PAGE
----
There is also a co-op mode where players hold up in a small bunker (or larger asylum if you have the map pack) and fight off against Nazi zombies, seeing how far the team can get before they get too overwhelmed. This is by far my most favorite mode, despite it was pretty much just a throwaway idea put in towards the end of development. Nothing is more fun than playing through the stage, fighting for you and your buddies lives, trying to beat your record on how long you last before it's game over. Still trying to get beat my record of stage 14...
Like Call of Duty 4 before it, World at War features a robust multiplayer mode that takes the experience system from the previous game and cranks it up to eleven. Every time you kill enemies or complete objectives, you gain experience that levels you up to unlock new weapons, perks, which are game tweaks such as increased bullet damage or more accurate hip shooting; to even new challenges and weapon attachments. It's the same as COD4, except with World War II weapons instead of modern ones. Modes like Capture the Flag and War return from Call of Duty 3, as does most of the COD4 multiplayer repertoire: Domination, Sabotage, Headquarters, Search and Destroy, even Hardcore modes return. The problem is that it seems weird to see Germans holding Japanese weaponry such as the Type 100, and seeing the Japanese have M1 Garand rifles. It would've been nice to see more of a turn to classic Call of Duty, where teams could only pick weapons by their own army. It would've brought an interesting twist. World at War also brings back tanks into multiplayer. It's nice, but the tanks seem to take a bit more hits than what is necessary, making them a dangerous foe in the wrong hands. Thankfully they don't appear in all game modes, Hardcore mode has them removed completely as I write this review.
Graphically, this game isn't gonna push the technical limits of the console you're playing it on. It seems to be at around the same level as COD4 in terms of graphical fidelity, and that's more than enough. A little bit more improvement would've been nice, though. I still see issues with things like grass looking like ugly, blocky textures; somewhat average lip syncing, and animation bugs. I even had suffered a bug where Reznov was stuck in an animation, preventing me from continuing a stage since I needed him for an event later. I had to restart the stage to fix this bug.
The audio is an interesting one. For this installment, they decided to get some famous actors as voice talent. Keifer Sutherland, famous as Jack Bauer on the hit TV show 24, voices American soldier Roebuck. And Gary Oldman gives a wonderful performance as Sergeant Reznov. Other than that, the voice acting is pretty nondescript. Sound effects sound about the same as previous games in the series, even minor things like picking up ammunition sounds are recycled from COD3.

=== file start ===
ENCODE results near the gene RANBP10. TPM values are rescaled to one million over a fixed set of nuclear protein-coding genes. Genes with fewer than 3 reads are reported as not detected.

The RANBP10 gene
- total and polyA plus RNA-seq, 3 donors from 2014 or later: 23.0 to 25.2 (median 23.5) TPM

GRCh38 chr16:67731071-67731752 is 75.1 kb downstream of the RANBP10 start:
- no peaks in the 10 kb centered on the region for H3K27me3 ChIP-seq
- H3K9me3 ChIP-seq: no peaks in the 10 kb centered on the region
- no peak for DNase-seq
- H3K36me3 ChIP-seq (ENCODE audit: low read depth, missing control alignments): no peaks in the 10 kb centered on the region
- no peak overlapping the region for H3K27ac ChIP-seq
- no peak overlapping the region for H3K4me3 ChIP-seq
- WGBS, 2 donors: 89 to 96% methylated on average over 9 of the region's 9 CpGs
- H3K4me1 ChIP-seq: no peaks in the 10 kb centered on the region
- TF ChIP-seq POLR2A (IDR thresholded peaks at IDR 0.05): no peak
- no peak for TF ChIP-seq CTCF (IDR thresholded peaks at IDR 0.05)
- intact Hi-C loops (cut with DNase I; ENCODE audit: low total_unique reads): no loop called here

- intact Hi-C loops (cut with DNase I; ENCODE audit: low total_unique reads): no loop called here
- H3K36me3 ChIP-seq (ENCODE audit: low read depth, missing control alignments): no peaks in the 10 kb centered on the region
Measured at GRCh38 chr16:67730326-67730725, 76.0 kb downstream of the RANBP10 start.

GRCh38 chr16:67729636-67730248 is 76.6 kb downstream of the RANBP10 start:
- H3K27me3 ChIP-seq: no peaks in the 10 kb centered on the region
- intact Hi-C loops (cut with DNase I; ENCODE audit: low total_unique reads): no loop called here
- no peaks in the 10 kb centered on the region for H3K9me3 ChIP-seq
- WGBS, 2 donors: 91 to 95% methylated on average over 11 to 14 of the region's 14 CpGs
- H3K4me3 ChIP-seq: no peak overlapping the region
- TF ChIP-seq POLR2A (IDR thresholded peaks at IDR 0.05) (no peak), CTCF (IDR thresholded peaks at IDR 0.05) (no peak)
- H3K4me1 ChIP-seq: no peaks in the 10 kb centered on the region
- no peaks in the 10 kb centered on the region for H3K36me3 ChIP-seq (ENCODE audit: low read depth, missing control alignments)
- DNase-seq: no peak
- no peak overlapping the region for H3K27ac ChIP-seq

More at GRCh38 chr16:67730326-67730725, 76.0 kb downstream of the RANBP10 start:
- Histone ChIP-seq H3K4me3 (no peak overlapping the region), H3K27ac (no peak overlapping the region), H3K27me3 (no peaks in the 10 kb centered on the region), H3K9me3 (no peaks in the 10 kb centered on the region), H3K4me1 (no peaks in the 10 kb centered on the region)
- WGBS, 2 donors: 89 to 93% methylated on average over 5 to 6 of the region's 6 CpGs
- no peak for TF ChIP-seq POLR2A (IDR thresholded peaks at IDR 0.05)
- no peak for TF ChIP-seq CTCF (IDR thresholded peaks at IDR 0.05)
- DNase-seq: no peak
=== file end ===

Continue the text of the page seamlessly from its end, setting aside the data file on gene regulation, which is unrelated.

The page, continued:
The game's music is hit or miss. While it does have orchestral music as a backing, it lacks the thematic elements of Graeme Revell's work in Call of Duty 2, or even Joel Goldsmith's punch in Call of Duty 3. It has too many parallels to Harry Gregson-Williams's music in Call of Duty 4, and the problem with that is when I play a World War II game, I usually expect a swelling orchestra. The pulse-pounding techno and guitar riffs works in COD4 because it fits that style of game, a modern warfare shooter. That's not to say the music in World at War is terrible, Sean Murray gives a competent score for the game with a few memorable tunes; the music just feels out of place in spots and would belong in a much different game.
Before I finish this review, I must rant about something. Treyarch tend to be a very hit-or-miss company. Sometimes they'll make gems like Spider-Man 2: The Game, or average efforts like Quantum of Solace: The Game, but then they could make utter crap like Minority Report: Everybody Runs. Infinity Ward's three games thus far -- Call of Duty, COD2 and COD4 -- have received nothing but accolades, awards, and praise. While on the other hand, Treyarch's previous COD efforts have garnered relatively mixed reviews. Loads of gamers tend to hate World at War for really silly reasons, which can usually be summed up in eight words: "They are not Infinity Ward, therefore they suck." It ticks me off because it puts this mentality of "If it isn't from this developer, I'm not gonna play it" in people when they decide their game purchases. While Big Red One and Call of Duty 3 had really good ideas, such as different country perspectives and fighting different people such as Italians in Big Red One, the games were bogged down by limited development time and some technical issues. COD3 was made in nine months, and was only made because COD4 wasn't ready yet. And I assume Big Red One had the same problems COD3 had. Had these games been given more time, they could've been just as great as Infinity Ward's installments. This time, World at War got more time than they did with COD3. They got up to par with the last game, and that's all they needed to do. It does not beat Call of Duty 4: Modern Warfare -- Infinity Ward had a better sense of style to its single player and multiplayer elements -- but World at War definitely is up to par with it.
I consider both COD4 and World at War to be companion games. I wouldn't personally recommend just COD4 or World at War, I'd recommend both. They're both really good games, and one game has features and concepts the other doesn't. COD4 comparisons aside, World at War is a solid World War II first-person shooter, and one of the best ones I've played in a while. It's certainly better polished and more feature-filled than COD3 or Big Red One, and I think it's Treyarch's best COD game yet.